Migrants attempting to climb the barbed wire fence between Morocco and the Spanish enclave of Ceuta | Photo: Reuters
Migrants attempting to climb the barbed wire fence between Morocco and the Spanish enclave of Ceuta | Photo: Reuters

The Spanish Constitutional Court, the country's highest court, has announced that it would back fast deportations of migrants who attempt to enter Spain’s north African enclaves Ceuta and Melilla.

In a move criticized by human rights groups, Spain's Constitutional Court has upheld most of the country's 2015 security law which allows for express deportations of migrants trying to cross from Morocco into the Spanish territories of Ceuta and Melilla on the African continent. The announcement was made on Thursday, November 19.

The two enclaves represent the EU’s only land border with Africa. Each year, as the French news agency Agence France Presse (AFP) reports, "thousands of migrants, mostly from sub-Saharan Africa, try to scale the fences […] to make it into Spain."

Land borders with Africa

In fact, according to the UN Refugee Agency (UNHCR)’s latest figures, updated on November 15, 2020, a total of 1,441 migrants have crossed into Spain by land this year. That's compared to 6,345 over the whole of 2019, and similar figures each year from 2016 onwards. In 2015, however, a total of 11,624 migrants made it to Spain via land borders.

In 2020, to November 15, a total of 1,300 migrant arrivals have been registered in Melilla and 805 in Ceuta.

Immediate pushbacks

Back in February 2020, the European Court of Human Rights (ECHR) backed the Spanish policy of immediate pushbacks from these territories and allowing for the possibility that Ceuta and Melilla came under a "special regime."

The Spanish enclaves of Ceuta and Melilla, separated from Spain by the Strait of Gibraltar and the Mediterranean Sea | Credit: InfoMigrants
The Spanish enclaves of Ceuta and Melilla, separated from Spain by the Strait of Gibraltar and the Mediterranean Sea | Credit: InfoMigrants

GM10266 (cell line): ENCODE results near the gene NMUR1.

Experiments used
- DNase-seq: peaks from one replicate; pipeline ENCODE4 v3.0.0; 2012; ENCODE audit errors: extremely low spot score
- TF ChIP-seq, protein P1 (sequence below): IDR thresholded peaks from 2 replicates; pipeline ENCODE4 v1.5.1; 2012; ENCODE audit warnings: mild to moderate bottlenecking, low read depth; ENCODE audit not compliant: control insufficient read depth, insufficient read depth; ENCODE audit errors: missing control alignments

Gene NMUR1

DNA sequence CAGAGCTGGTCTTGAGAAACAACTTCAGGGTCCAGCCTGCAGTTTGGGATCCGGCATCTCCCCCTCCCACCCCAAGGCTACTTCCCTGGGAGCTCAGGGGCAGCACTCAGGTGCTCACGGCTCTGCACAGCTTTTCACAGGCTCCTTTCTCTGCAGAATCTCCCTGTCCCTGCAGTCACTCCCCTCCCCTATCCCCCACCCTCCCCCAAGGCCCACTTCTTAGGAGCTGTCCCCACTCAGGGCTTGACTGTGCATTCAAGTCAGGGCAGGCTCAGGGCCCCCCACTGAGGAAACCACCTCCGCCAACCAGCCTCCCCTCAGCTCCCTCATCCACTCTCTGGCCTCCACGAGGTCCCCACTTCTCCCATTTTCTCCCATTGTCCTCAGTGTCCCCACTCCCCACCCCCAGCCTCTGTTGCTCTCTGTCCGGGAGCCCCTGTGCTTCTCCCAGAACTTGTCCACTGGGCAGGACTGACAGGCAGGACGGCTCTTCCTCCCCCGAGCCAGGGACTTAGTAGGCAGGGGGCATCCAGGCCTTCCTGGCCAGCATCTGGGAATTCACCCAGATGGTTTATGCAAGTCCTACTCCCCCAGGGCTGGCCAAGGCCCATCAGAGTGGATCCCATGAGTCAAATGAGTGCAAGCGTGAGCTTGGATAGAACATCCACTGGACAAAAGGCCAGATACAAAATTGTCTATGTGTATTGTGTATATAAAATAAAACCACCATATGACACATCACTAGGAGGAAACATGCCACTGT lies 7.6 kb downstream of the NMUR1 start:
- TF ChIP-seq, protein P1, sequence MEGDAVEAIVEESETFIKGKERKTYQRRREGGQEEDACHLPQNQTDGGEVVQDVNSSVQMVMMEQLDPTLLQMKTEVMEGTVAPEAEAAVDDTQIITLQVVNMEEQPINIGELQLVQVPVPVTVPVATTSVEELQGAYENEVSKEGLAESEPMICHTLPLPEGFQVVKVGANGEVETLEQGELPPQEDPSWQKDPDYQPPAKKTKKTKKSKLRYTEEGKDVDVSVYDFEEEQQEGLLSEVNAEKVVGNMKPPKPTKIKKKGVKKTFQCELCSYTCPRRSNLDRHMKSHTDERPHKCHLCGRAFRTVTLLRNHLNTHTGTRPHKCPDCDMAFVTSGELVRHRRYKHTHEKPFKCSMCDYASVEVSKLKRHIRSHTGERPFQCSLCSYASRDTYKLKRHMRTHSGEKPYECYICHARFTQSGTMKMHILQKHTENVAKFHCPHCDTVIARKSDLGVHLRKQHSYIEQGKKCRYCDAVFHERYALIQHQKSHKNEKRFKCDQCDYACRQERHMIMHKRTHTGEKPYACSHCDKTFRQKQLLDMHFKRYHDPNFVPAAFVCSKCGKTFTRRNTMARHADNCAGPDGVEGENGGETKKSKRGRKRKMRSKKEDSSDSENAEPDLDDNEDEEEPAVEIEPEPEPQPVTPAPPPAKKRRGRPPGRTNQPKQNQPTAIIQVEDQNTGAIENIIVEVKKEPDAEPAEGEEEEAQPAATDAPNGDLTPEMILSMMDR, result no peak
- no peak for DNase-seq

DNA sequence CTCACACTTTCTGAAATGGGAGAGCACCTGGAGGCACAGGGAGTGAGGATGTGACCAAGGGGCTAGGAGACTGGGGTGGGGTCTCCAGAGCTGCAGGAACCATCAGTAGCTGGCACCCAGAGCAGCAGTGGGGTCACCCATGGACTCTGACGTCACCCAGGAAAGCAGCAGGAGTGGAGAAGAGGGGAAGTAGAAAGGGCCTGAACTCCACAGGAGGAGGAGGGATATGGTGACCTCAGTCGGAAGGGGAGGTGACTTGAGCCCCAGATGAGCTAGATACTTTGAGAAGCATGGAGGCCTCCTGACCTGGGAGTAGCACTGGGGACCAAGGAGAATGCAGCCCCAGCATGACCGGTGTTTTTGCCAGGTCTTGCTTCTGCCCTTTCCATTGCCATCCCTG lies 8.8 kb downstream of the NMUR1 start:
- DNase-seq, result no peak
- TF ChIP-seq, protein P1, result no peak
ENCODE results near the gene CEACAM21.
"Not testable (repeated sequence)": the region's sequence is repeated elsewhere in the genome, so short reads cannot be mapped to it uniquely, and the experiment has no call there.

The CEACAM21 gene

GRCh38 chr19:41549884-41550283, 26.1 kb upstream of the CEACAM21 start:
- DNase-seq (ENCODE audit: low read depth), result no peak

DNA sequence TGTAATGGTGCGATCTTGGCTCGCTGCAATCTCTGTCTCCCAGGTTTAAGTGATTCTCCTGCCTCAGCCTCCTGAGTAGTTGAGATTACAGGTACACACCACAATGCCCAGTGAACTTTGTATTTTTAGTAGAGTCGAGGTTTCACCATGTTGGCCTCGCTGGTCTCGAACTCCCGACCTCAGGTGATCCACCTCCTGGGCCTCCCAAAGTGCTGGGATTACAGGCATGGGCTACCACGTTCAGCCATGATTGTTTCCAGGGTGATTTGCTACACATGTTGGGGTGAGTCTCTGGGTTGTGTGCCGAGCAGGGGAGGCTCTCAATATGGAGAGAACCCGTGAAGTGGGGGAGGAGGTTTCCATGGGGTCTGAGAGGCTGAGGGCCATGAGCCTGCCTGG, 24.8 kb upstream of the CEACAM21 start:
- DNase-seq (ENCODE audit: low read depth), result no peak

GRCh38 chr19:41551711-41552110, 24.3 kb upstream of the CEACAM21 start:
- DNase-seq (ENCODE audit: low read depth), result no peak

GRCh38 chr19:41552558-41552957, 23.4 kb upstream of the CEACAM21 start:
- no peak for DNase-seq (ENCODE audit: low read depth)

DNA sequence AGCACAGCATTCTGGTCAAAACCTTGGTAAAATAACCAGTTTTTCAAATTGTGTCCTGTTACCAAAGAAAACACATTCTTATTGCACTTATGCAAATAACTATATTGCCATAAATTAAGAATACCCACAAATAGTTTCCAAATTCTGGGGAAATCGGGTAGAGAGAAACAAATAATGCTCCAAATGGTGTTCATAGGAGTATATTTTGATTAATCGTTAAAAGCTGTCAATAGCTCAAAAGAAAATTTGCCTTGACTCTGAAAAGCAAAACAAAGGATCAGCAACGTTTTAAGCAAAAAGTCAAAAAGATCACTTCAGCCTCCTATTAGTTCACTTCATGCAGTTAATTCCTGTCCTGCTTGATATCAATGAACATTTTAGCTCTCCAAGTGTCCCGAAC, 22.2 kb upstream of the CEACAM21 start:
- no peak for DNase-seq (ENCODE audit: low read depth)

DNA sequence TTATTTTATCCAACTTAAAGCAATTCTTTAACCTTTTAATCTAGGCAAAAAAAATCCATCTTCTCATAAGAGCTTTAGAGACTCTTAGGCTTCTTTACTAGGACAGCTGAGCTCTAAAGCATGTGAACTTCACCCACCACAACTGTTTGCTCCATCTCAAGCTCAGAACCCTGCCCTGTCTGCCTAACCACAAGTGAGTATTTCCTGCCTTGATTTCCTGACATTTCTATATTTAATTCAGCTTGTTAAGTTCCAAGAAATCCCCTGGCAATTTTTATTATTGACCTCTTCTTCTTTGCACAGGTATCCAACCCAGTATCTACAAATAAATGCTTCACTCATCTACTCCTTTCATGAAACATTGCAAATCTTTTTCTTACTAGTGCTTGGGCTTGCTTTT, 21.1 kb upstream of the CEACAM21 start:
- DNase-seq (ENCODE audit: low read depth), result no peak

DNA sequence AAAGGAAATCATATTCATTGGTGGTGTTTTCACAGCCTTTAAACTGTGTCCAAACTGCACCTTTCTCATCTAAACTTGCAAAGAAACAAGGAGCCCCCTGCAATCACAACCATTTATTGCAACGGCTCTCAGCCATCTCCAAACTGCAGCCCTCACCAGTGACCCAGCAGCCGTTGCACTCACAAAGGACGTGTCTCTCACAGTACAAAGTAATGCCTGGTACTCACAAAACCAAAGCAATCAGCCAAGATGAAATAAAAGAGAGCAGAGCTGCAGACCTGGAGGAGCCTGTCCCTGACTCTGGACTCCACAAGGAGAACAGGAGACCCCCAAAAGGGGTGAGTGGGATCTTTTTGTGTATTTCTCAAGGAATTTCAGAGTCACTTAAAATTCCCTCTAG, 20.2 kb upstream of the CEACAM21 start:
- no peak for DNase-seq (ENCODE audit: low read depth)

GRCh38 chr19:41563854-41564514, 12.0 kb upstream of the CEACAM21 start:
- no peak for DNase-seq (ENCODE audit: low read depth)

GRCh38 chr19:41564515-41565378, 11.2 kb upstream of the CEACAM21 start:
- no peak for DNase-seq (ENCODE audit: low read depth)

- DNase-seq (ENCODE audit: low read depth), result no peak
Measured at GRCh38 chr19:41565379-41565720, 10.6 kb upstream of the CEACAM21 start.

The ECHR ruled that Spain had not violated the European Convention on Human Rights when it deported two sub-Saharan Africans who had jumped the border fence into Melilla back in 2014. The ruling was a reversal of a previous ruling in 2017 which had ordered Spain to pay €5,000 to each of the two men "for violating their human rights," according to El Paìs English.

Spain appealed the 2017 ruling saying that the men had violated the laws by crossing at an "unauthorized location and taking advantage of the group’s large numbers and using force," reported El Paìs. So their immediate removal was “a consequence of their own conduct,” it concluded.

Migration policy

The subject of deportations and migration policy has been high up on the Spanish government’s agenda again recently after many more migrants began arriving on the Canary Islands over the last few months.

In fact, this year to date, almost 17,000 migrants have arrived on the Spanish archipelago in the Atlantic Ocean and the government announced that it would start to implement the policies, like deportations, where applicable, that it has had in place since at least 2015.

On Friday, November 20, Spanish Interior Minister Fernando Grande-Marlaska traveled to Morocco to meet with his counterpart there Abdelouafi Laftit. According to the Arabic newspaper headquartered in London Asharq Al-Awsat’s, it was Marlaska’s seventh visit to Morocco since taking office in June 2018.

Top of the agenda between the two interior ministers was the issue of migration.

New deal between Spain and Morocco?

Asharq Al-Aswat reports that "more than 15,000 Moroccan immigrants have arrived on the Canaries so far this year,” which they say is “roughly four times as many as in the last two years combined."

African migrants arrive at Arguineguin port, in Gran Canaria, Canary islands, Spain, 24 September 2020 | Photo: Angel Medina G / EPA
African migrants arrive at Arguineguin port, in Gran Canaria, Canary islands, Spain, 24 September 2020 | Photo: Angel Medina G / EPA

Spanish and Moroccan security forces have been working together for several years in the fields of crime prevention and counter terrorism. In February 2019, El Paìs reported on the deal the two countries reached on migration. Under the terms of the agreement, Spain’s coast guard Salvamento Marìtimo would be allowed to take some migrants picked up at sea "back to Moroccan ports."

This agreement was, according to El Paìs which cited three Spanish government sources, meant to apply to rescue missions where Salvamento Marìtimo was assisting the Moroccan coast guard. In 2019, Spain was also important in persuading the EU to release €140 million to Morocco to help control migration, according to El Paìs.

Part of that money was used to buy two new speedboats for the Moroccan coast guard to help improve its rescue record.

Meeting in December

According to the website Foreign Brief, which says it provides geopolitical risk analysis, part of the 2018 deal between Spain and Morocco also included the setting up of migrant processing centers in Morocco. Foreign Brief says that the interior minister’s meeting is to prepare the way for Spanish Prime Minister Pedro Sanchez to visit Morocco in December, which will be “the first such meeting since 2015.”

Foreign Brief predicts that the ministers will be laying “the groundwork for a deal […] along the lines of the 2018 agreement.” That essentially means that Madrid will ask for a drop in the numbers of migrants leaving Morocco for Spain, and Rabat’s government will ask for more financial support to make that happen.

 

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